~ Makara Buddha ~ Jeff Williams

Painting By Jeff William ~ “Makara Buddha”

 Shakyamuni Buddha and His Teachings

Shakyamuni Buddha , the Founder of Buddhism, lived 2500 years ago in India.  There are also many extraordinary individuals, like Shakyamuni Buddha, who have attained enlightenment and become Buddha’s.

Buddha can not erase our karma, but he can manifest in a variety of forms to guide and inspire us.  Just as the sun shines everywhere without discrimination or restriction, Buddha helps everyone equally. Buddha can not make us to act in certain ways.  It is up to us to control our thoughts, words, and deeds.

Buddha’s first teaching is the Four Noble Truth.  These truth are (1) The truth of suffering – All life is suffering; (2) The truth of the origin of suffering – Suffering is caused by selfish desire; (3) The truth of the cessation of suffering – The desire can be overcome, which ends suffering; and (4) The truth of the path leading to cessation of suffering – Entering the Eightfold Path throughout life to gain liberation from suffering.  The Eightfold Path is composed of Right Understanding, Right Thought, Right Speech, Right Action, Right Livelihood, Right Effort, Right Mindfulness, and Right Concentration.  The last three elements are concerned with the practice of meditation.

The five fingers of Buddha’s hand represent the five perfections:  Generosity, morality, patience, effort, and meditative concentration.  His hands, with the thumb and index fingers in a circle, symbolizes the dharma wheel set in motion, and the hands held to the chest means he is speaking straight from the heart.

Shakyamuni Buddha’ teachings are a diversity of beliefs that are about the truth of the human world and beyond.   He says that each being has the possibility to become a Buddha because each being  has the Buddha Nature within.    He talks about our lives and our minds and how to use our Buddha Nature within  to deal with the challenges of everyday life.  His teachings empower us to improve our lives and at the same time to do what we can to help others.

When facing crisis, tragedy or turning point of life, there is no reason for us to ever feel hopeless or helpless.    If we can develop our inherent Buddha Nature and become assured that “Buddha is me; I am Buddha,” we will be self-confident and have the courage and strength to take the  responsibility for any misfortunes.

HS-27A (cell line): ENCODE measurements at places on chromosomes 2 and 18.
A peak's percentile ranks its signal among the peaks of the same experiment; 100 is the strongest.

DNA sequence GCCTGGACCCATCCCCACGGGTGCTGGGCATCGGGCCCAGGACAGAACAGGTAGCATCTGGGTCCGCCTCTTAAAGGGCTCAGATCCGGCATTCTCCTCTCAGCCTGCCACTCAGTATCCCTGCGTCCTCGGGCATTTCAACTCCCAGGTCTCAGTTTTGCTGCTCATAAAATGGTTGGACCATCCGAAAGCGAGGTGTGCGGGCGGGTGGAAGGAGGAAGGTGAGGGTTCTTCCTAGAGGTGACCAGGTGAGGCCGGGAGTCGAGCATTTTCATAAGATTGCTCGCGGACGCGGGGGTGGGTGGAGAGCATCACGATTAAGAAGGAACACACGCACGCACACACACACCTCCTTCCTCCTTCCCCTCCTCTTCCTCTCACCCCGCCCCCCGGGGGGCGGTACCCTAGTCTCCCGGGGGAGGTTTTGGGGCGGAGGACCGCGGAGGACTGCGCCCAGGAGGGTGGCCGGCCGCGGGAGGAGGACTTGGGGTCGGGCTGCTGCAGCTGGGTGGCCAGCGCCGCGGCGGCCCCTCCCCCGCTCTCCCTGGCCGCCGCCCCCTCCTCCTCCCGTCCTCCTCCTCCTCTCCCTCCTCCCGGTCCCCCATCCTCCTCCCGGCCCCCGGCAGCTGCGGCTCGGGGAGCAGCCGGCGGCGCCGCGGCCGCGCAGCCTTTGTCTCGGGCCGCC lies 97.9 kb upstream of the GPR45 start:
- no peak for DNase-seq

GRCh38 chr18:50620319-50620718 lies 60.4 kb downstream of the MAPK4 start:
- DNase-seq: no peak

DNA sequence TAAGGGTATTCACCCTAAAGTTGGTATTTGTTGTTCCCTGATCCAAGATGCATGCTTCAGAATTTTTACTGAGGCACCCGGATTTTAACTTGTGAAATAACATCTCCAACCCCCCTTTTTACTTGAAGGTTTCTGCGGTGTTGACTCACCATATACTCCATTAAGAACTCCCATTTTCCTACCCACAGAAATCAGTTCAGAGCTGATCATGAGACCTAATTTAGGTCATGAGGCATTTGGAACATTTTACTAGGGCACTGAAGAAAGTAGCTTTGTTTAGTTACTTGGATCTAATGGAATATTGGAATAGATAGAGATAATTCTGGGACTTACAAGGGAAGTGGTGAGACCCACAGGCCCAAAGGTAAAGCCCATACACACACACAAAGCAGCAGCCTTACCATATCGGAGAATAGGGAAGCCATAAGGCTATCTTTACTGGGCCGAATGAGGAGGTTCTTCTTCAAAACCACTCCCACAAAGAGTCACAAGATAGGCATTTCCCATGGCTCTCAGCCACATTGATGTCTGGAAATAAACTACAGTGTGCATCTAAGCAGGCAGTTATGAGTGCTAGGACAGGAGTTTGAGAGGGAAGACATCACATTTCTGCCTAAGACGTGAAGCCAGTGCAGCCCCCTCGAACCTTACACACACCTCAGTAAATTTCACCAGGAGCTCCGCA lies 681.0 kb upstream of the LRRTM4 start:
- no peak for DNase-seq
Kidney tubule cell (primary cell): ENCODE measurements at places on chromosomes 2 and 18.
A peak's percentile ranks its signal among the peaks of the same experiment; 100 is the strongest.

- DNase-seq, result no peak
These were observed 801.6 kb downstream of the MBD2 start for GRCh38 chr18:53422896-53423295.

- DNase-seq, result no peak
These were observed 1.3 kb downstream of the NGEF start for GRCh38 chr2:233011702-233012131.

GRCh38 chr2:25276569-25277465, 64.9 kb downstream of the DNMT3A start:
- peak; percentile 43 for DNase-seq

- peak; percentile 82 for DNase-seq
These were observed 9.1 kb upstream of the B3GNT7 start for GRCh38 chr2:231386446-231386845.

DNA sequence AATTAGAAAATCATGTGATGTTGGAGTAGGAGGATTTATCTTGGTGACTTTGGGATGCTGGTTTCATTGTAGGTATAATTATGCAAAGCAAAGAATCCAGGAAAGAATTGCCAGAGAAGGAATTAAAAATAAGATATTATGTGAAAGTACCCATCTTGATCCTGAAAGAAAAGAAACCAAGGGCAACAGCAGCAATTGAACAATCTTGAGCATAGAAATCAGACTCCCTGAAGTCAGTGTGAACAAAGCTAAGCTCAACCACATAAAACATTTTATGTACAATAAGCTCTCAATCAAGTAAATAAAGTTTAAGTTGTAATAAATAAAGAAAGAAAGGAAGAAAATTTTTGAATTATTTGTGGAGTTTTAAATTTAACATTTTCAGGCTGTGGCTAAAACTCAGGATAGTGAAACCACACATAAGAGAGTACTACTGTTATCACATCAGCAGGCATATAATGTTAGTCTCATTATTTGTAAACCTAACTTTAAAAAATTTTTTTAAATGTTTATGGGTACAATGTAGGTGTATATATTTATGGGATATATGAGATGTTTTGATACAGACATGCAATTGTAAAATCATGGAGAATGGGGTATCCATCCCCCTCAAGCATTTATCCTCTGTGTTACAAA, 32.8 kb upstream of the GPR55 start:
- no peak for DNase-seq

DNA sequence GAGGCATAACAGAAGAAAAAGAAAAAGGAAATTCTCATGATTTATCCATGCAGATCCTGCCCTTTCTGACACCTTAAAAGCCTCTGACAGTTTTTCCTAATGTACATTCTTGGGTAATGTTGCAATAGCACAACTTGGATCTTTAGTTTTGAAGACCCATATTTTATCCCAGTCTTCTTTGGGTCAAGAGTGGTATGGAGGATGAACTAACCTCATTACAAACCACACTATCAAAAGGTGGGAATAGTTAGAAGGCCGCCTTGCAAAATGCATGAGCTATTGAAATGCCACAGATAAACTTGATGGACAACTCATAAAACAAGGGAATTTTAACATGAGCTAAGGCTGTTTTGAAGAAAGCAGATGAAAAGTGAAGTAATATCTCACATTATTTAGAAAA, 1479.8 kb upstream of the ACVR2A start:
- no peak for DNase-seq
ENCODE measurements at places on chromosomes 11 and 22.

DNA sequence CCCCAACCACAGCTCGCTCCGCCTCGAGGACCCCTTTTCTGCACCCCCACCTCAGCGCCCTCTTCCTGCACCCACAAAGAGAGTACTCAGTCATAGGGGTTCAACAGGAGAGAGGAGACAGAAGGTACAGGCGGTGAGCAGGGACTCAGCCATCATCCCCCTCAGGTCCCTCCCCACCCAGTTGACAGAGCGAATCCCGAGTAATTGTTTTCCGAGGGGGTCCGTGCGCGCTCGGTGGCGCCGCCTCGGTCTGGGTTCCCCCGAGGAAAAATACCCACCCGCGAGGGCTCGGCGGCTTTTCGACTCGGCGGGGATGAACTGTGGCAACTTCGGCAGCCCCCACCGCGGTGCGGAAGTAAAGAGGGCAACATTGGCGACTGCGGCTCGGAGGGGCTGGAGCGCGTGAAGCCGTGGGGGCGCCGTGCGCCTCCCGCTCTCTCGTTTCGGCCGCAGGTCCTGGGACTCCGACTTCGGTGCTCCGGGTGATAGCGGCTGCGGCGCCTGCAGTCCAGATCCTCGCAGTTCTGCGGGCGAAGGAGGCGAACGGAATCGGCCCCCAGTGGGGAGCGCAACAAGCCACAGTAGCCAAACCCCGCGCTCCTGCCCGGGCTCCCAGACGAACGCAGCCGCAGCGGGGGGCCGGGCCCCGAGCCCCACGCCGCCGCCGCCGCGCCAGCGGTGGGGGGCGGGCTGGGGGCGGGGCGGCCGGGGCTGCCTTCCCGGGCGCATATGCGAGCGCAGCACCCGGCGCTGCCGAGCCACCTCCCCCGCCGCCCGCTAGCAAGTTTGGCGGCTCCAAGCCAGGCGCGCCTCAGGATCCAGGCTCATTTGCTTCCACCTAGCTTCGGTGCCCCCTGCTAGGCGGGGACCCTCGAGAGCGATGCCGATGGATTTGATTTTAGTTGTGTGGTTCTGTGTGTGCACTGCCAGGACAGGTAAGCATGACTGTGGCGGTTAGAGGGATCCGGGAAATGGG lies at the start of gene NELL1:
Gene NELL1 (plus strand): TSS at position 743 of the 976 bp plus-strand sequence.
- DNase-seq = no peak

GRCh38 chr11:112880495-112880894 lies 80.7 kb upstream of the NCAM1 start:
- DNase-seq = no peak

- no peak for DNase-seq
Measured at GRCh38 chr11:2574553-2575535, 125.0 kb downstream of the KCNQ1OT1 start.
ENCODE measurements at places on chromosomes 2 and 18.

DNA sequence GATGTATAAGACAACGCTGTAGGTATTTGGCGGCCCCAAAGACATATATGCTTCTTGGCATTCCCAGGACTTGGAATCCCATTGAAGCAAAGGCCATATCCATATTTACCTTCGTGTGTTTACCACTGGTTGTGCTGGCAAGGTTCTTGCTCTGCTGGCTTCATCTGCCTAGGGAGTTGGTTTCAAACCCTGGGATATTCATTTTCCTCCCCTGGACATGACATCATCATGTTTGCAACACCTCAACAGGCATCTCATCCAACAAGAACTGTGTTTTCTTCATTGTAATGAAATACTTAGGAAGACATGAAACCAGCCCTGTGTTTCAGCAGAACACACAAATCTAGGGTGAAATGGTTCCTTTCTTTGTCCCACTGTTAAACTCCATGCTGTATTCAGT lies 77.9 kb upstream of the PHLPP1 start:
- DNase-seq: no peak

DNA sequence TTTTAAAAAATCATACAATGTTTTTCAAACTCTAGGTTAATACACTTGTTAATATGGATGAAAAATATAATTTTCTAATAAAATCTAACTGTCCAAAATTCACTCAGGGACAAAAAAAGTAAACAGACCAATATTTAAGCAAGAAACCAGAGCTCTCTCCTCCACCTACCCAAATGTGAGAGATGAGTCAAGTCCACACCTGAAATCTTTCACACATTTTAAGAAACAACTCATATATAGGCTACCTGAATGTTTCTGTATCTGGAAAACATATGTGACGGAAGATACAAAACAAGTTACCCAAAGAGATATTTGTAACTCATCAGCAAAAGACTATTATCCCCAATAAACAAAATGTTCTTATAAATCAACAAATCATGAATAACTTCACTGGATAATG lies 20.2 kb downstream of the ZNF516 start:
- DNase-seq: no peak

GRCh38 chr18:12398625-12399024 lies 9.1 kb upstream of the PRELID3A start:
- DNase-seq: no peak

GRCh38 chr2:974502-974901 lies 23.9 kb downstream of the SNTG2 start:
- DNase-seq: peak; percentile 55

Buddha’s teachings are   about  “open heart” and “clear mind.”  “Open heart” is to show our sincere compassion, not to be angry but to be understanding towards others, and be patient towards ourselves.  “Clear mind” is through the wisdom of our Buddha Nature within to overcome the pain and suffering in life and grow to find peace and serenity.  Together with “open heart” and “clear mind,” we are able to deal with the challenges, difficulties and struggles in our lives.

So, through the learning of Buddha’s teachings we have the  courage and strength to accept the pain and suffering, to subdue anger and attachment,  and to let go of a painful heart.  And,  we also attain the confidence and ability to transform the crisis  or tragedy into an opportunity to grow, and to find the fulfillment and happiness again.

The Buddha Nature within is similar to the essence of the lotus.  The lotus is an auspicious symbol and represents the potential purity of heart and opportunity to grow despite of its situation and environment.

In spite of the weeds and the dirt surrounding it, the lotus flower still blossoms outshining everything around it.  The lotus flower has taken a long path through the mud and the murky water seeking the sunrise to open its heart to the world and express its essence.

The lotus teaches us to accept ourselves for who we are as well as the world around us.  It also teachs us to remember that when  we go though difficulties and struggles in life we should remind ourselves of our inherent beauty  and the Buddha Nature within.  We have the power and are capable to overcome the imperfection of life and  achieve the perfection of our own.

When the Buddha was about to pass away, he said to his followers:  “This worldly life is transitory; separation is inevitable; and nothing is permanent.  The time to go has come, and I must be on my way…”  The Great Buddha’s teachings and his virtuous actions help us remove the sufferings, conquer the illusions, attain the liberation, and we are on the path to enlightenment.

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